The United States added 103,000 jobs in September, a burst of hiring that followed a sluggish summer for the economy. The figure at least temporarily calms fears of a new recession that have hung over Wall Street and the nation for weeks.
The Labor Department also said Friday that the nation added more jobs than first estimated in July and August. The government's first reading had said the economy added zero jobs in August.
The unemployment rate stayed at 9.1 percent.
While the report was clearly better than feared, it also showed the economy is not gaining much momentum, said Tom Porcelli, chief U.S. economist at RBC Capital Markets.
"It moves you away from the ledge," he said.
Stock futures jumped after the report came out an hour before trading.
The unemployment report, one of the most closely watched economic indicators, showed that there are two ways of looking at the economy. On one hand, the news was encouraging for economists. Some of them had feared the nation would lose jobs, raising the risk of a devastating second recession.
But everyday Americans can't take much solace from that. Unemployment has been stuck at around 9 percent for more than two years. The economy has to add roughly 125,000 jobs a month just to keep up with population growth, more to bring down unemployment.
The report included some signs that business activity is increasing. The temporary help industry added almost 20,000 jobs, and the length of the average workweek increased slightly. Wages also rose a bit.
More hiring and better pay could add up to more consumer spending. That accounts for 70 percent of the economy. When people spend more money, it generates demand for businesses, which hire more workers.
The private sector added 137,000 jobs, up from August but below July's revised total. The economy lost 34,000 government jobs. Local governments in particular cut teachers and other school employees.
Among the industries that added jobs in September were construction, retail, temporary help services and health care. Manufacturing cut jobs for a second straight month.
The economy returned in September to something closer to the job growth of earlier this year. In February, March and April, the nation added an average of more than 200,000 jobs a month.
But then manufacturing slowed, consumer confidence crashed, and Washington was caught in gridlock — first over whether to raise the nation's borrowing limit and then on how best to get the economy going.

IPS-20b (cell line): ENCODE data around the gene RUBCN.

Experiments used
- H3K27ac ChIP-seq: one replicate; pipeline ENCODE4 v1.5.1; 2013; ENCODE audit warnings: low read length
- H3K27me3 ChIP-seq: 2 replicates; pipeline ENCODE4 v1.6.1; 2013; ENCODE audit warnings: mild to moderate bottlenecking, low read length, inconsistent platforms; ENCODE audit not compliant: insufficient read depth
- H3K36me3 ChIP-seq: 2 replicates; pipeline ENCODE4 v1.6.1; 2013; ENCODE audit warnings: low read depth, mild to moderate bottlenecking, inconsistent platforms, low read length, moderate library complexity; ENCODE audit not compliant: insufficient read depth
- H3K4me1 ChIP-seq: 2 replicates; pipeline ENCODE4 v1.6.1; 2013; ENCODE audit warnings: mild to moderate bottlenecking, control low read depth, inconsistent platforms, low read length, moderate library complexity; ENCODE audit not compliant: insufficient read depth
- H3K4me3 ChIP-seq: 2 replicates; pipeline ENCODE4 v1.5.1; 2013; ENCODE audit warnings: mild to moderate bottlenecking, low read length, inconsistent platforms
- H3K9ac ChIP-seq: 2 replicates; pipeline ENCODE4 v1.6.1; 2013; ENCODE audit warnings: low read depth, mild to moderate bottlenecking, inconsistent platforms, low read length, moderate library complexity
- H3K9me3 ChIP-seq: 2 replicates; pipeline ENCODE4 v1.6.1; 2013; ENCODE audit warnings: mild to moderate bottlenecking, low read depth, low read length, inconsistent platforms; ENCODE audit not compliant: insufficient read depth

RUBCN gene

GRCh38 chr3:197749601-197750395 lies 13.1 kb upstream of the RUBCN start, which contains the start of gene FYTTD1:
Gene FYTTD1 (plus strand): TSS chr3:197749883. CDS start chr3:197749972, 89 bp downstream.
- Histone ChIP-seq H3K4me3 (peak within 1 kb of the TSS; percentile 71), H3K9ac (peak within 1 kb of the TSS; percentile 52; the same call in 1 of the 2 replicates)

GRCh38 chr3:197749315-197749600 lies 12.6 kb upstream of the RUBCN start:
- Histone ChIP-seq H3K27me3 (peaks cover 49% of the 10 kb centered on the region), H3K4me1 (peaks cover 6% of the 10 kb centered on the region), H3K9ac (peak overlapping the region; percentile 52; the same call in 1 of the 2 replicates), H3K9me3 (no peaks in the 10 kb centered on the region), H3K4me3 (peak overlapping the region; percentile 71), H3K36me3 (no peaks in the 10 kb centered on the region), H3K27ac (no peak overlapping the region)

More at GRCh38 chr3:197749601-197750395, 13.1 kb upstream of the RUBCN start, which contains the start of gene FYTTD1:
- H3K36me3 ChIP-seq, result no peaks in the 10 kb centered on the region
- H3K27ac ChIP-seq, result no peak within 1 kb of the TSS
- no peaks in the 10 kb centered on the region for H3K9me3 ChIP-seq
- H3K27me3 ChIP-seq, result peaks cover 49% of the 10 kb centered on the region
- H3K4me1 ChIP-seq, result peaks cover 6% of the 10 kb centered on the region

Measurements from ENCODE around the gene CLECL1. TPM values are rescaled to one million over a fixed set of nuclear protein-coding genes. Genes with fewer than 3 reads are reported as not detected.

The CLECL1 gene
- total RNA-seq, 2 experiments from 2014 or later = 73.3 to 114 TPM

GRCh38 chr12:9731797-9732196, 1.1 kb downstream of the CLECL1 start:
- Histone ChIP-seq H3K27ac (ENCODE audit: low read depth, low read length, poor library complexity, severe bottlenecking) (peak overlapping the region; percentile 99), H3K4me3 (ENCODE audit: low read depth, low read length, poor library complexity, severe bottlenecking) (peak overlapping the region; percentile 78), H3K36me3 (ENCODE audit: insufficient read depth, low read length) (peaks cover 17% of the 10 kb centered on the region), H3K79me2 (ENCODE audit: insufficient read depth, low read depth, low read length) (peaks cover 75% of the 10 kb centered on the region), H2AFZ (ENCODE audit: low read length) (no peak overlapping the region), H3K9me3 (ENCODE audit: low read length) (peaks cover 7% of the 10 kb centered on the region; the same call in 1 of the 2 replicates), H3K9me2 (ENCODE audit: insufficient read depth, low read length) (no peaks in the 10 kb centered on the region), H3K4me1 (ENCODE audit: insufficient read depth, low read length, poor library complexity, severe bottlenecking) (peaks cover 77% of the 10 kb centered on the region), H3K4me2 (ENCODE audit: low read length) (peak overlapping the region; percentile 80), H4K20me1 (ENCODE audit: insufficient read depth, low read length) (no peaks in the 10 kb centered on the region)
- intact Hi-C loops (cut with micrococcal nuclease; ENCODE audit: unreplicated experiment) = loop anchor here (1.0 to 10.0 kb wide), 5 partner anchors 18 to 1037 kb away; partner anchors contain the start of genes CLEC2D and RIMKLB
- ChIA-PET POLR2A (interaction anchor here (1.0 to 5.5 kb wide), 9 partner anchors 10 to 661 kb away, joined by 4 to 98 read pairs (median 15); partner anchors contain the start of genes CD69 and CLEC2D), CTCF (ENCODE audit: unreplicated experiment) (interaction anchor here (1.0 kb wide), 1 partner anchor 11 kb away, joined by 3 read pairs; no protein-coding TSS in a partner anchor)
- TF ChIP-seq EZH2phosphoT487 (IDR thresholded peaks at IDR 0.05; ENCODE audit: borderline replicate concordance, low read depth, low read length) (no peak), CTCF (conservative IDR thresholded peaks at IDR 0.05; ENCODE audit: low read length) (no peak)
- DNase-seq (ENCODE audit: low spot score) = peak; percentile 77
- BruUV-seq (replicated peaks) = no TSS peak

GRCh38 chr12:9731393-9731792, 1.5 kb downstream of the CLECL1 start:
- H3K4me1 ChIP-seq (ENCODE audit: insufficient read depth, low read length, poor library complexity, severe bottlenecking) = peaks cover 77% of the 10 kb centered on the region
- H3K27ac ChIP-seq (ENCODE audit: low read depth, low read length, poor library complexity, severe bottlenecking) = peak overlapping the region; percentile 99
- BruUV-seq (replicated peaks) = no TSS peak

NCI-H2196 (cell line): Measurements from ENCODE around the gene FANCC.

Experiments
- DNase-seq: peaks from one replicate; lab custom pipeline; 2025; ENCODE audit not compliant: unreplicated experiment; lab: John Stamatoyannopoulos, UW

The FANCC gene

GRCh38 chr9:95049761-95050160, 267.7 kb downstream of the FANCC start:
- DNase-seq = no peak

Meanwhile, hiring slowed dramatically. The economy added only 53,000 jobs in May and 20,000 in June. The figures out Friday showed hiring improve in July, slowed slightly in August, and improved again in September.
Still, Federal Reserve Chairman Ben Bernanke warned Congress earlier this week that the economic recovery was "close to faltering," with slow job growth dragging down consumer confidence.
Bernanke, speaking in unusually blunt terms, said he could not blame Americans for being frustrated at the financial industry "for getting us into this mess" and at Washington for not coming up with a strong response.
President Barack Obama, adopting a combative tone as he prepares for next year's re-election campaign, has challenged Congress to get behind his $447 billion jobs bill or risk being run out of Washington.
The Obama plan aims to jolt the economy but cutting taxes and increasing spending on schools, roads and other public projects. He has proposed paying for it in part by raising taxes on the wealthy and corporations.
Nearly half of the job gains last month came from the rehiring of 45,000 Verizon employees who had been on strike.
August's figures were revised up to show a gain of 57,000 jobs, up from a previous estimate of zero. July was revised up to 127,000 jobs, from 85,000.
More Americans are working part time but would prefer full-time work. When these people are added to those without jobs who have given up looking, the so-called "underemployment" rate rose to 16.5 percent from 16.2 percent.
The faltering economy has led many employers to reduce hiring. In the first half of this year, the economy grew at the slowest pace since the recession ended in June 2009. Since then, Europe's debt crisis and stock market declines have heightened fears that the economy will struggle to grow enough to avoid a recession.